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Math 8H Algebra 1 Glencoe McGraw-Hill JoAnn Evans Solving Chemical Mixture Problems.

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Presentation on theme: "Math 8H Algebra 1 Glencoe McGraw-Hill JoAnn Evans Solving Chemical Mixture Problems."— Presentation transcript:

1 Math 8H Algebra 1 Glencoe McGraw-Hill JoAnn Evans Solving Chemical Mixture Problems

2 Mixture problems were introduced earlier this year. In those problems we saw different solid ingredients like prunes and apricots, each at their own price, combined together to form a mixture at a new price. += cost · amount 1 st ingredient 2 nd ingredient mixture + = Chemical mixture problems are another type of mixture problem. Instead of a cost for each ingredient, we’ll consider the strength of the solution, measured in percents. % · amount + =

3 Mr. Williams has 40 ml of a solution that is 50% acid. How much water should he add to make a solution that is 10% acid? += 50% ACID SOLUTION PURE WATER 10% ACID SOLUTION The problem asks for the amount of water Mr. Williams should add. Let x = amount of water added We also need to know how much of the 10% solution he’ll end up with. Let y = amount of new solution First equation: 40 + x = y 40 x y

4 The first equation only addressed the amount of the liquids x = y The equation says that Mr. Williams started with 40 ml of a strong acid solution, then added x ml of water and ended up with y ml of a weaker acid solution. The second equation in the system needs to address the strength of each solution (percentage of acid). % · amount + =

5 += 50% ACID SOLUTION PURE WATER 10% ACID SOLUTION % · amount = +.50 · · x =.10 · y Why is the percentage on the water 0%? Because the % tells what percentage of ACID is in each solution. There is no acid in the water added. 40 x y

6 Solve the system using the substitution method. Mr. Williams needs to add 160 ml of water.

7 How many liters of acid should Mrs. Bartley add to 4 L of a 10% acid solution to make a solution that is 80% acid? += 10% ACID SOLUTION PURE ACID 80% ACID SOLUTION The problem asks for the amount of acid Mrs. Bartley should add. Let x = amount of acid added We also need to know how much of the new solution she’ll end up with. Let y = amount of stronger acid solution First equation: 4 + x = y 4 x y

8 4 + x = y The first equation only addressed the amount of the liquids. weak acid + pure acid = stronger acid The second equation in the system needs to address the strength of each solution (percentage of acid).

9 += 10% ACID SOLUTION PURE ACID 80% ACID SOLUTION % · amount = +.10 · · x =.80 · y Why is the percentage on the acid 100%? Because the % tells what percentage of ACID is in each solution. Pure acid is 100% acid. 4 x y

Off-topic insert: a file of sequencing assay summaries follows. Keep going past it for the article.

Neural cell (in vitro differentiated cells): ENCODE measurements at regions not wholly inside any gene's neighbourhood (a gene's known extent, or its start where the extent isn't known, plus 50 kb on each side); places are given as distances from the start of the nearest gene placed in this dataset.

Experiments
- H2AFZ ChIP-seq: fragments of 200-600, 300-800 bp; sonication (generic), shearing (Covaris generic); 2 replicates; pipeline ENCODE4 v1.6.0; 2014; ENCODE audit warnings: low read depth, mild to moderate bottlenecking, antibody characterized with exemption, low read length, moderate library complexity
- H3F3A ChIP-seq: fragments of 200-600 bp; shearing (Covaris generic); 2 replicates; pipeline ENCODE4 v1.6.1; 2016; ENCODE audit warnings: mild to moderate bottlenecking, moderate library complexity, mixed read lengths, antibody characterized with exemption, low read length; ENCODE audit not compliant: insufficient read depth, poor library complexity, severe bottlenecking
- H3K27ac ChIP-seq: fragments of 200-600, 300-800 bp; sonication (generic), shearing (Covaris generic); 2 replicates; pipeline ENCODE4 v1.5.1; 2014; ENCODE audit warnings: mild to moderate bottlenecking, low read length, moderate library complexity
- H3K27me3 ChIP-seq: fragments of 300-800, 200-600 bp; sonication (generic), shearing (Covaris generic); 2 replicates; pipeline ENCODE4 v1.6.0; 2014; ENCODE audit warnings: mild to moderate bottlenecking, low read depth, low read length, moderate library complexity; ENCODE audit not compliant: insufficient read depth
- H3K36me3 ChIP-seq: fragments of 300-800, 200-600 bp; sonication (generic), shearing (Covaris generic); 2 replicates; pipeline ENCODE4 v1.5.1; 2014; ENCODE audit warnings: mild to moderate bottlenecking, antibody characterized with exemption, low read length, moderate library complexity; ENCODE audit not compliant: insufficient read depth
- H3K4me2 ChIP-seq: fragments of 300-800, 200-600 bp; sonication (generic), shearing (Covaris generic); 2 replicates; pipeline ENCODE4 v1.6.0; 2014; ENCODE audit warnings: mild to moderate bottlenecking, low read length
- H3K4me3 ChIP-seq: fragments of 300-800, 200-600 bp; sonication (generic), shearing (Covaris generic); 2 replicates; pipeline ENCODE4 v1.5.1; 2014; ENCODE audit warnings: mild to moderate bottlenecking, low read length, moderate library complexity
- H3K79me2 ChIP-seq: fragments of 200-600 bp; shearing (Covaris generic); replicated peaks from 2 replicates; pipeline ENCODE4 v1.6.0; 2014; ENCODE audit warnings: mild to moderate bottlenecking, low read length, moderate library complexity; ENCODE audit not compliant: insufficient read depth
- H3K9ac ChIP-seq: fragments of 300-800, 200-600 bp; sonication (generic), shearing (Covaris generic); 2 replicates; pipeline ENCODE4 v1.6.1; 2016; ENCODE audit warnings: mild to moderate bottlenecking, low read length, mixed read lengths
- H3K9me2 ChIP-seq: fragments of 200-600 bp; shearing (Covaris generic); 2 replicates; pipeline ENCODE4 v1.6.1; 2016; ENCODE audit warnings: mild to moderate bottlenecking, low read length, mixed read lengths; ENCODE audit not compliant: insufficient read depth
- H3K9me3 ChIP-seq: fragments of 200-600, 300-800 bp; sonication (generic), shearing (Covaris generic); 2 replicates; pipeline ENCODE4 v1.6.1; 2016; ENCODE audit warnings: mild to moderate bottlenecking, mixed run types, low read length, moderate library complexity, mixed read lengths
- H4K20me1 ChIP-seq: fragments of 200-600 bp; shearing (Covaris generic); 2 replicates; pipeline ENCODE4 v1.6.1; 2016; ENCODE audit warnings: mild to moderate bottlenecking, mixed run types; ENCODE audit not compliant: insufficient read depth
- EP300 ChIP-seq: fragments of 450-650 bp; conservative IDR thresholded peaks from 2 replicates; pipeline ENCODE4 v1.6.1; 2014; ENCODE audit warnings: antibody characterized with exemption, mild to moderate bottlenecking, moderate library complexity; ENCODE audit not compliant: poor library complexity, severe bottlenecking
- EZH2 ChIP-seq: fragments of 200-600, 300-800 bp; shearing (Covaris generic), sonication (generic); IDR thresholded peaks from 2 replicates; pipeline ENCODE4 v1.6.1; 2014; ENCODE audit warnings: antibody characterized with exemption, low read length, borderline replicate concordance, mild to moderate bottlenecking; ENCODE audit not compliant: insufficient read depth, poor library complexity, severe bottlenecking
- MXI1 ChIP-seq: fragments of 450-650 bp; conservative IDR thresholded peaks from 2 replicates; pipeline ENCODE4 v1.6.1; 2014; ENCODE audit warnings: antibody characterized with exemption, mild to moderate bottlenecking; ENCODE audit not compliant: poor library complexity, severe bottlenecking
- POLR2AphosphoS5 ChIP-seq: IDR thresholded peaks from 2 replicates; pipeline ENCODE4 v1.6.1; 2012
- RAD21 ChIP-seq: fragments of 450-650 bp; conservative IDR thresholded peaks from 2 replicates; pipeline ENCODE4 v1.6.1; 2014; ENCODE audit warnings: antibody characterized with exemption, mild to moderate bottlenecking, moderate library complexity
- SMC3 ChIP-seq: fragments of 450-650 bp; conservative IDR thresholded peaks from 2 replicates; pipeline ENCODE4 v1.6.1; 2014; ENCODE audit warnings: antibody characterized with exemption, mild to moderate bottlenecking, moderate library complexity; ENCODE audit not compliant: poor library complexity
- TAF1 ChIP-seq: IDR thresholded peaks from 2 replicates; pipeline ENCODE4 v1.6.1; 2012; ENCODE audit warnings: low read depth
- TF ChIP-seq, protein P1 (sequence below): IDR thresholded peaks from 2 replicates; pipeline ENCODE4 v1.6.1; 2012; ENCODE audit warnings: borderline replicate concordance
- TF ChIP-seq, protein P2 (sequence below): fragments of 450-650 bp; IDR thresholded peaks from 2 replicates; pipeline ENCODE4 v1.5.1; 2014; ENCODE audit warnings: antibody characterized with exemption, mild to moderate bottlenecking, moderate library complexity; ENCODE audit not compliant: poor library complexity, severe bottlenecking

10 Solve the system using the substitution method. Mrs. Bartley needs to add 14L of acid.

11 How many liters of water must Miss Elias EVAPORATE from 50 L of a 10% salt solution to produce a 20% salt solution? -= 10% SALT SOLUTION PURE WATER 20% SALT SOLUTION Let x = amount of water lost Let y = amount of stronger salt solution First equation: 50 - x = y 50x y

12 -= 10% SALT SOLUTON Pure water 20% SALT SOLUTION % · amount = -.10 · · x =.20 · y Why is the percentage on the water 0%? Because the % tells what percentage of SALT is in each solution. Pure water has 0% salt. 50x y

13 Solve the system using the substitution method. 25 L of water must be evaporated.

14 Milk with 3% butterfat was mixed with cream with 27% butterfat to produce 36 L of Half-and-Half with 11% butterfat content. How much of each was used? += Milk with 3% butterfat Cream with 27% butterfat Half- and -Half with 11% butterfat Let x = amount of milk added Let y = amount of cream added First equation: x + y = 36 This equation says we started with x liters of milk and are adding y liters of cream to produce 36 liters of Half-and-Half. x y 36

15 += Milk with 3% butterfat Cream with 27% butterfat Half- and -Half with 11% butterfat % · amount = +.03 · x +.27 · y =.11 · L of cream and 24 L of milk are needed. Solve the system: x y36

16 A chemistry experiment calls for a 30% solution of copper sulfate. Mr. McGhee has 40 milliliters of 25% solution. How many milliliters of 60% solution should he add to make a 30% solution? += 25% solution 60% solution 30% solution % · amount + = Let x = amount 60% solution Let y = amount of 30% solution 40 + x = y.25(40) +.60(x) =.30y 40 x y

17 40 + x = y.25(40) +.60(x) =.30y x =.30(40 + x) x = x.60x = x.30x = 2 x ≈ 6.67 Mr. McGhee needs to add 6.67 milliliters of the 60% solution.


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